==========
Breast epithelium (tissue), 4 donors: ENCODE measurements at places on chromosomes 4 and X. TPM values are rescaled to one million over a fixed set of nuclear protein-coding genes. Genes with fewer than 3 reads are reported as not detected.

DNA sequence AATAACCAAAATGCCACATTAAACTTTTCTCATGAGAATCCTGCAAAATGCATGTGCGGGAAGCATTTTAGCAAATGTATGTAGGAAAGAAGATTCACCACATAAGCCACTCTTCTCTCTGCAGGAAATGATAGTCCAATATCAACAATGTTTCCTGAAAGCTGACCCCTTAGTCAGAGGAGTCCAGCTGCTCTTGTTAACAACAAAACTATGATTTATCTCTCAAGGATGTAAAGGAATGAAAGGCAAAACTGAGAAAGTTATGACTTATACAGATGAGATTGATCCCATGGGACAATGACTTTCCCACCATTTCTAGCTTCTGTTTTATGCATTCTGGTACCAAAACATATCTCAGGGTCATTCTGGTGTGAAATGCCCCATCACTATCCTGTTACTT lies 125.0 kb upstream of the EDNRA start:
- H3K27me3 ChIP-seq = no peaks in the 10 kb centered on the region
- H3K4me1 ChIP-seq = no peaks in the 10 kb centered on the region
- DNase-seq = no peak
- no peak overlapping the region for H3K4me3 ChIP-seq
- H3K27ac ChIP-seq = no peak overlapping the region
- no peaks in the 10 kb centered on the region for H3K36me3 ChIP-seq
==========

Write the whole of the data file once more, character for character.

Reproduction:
Breast epithelium (tissue), 4 donors: ENCODE measurements at places on chromosomes 4 and X. TPM values are rescaled to one million over a fixed set of nuclear protein-coding genes. Genes with fewer than 3 reads are reported as not detected.

DNA sequence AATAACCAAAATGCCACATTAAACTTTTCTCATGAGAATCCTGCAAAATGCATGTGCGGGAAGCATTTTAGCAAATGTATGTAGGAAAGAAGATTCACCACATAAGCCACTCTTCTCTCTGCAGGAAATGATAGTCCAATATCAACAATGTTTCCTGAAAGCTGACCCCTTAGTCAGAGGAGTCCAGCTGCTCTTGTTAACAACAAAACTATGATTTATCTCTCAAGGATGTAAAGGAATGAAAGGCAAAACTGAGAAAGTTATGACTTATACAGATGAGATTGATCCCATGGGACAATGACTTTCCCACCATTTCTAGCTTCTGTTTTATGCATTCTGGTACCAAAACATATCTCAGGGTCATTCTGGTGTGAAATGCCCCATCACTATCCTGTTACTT lies 125.0 kb upstream of the EDNRA start:
- H3K27me3 ChIP-seq = no peaks in the 10 kb centered on the region
- H3K4me1 ChIP-seq = no peaks in the 10 kb centered on the region
- DNase-seq = no peak
- no peak overlapping the region for H3K4me3 ChIP-seq
- H3K27ac ChIP-seq = no peak overlapping the region
- no peaks in the 10 kb centered on the region for H3K36me3 ChIP-seq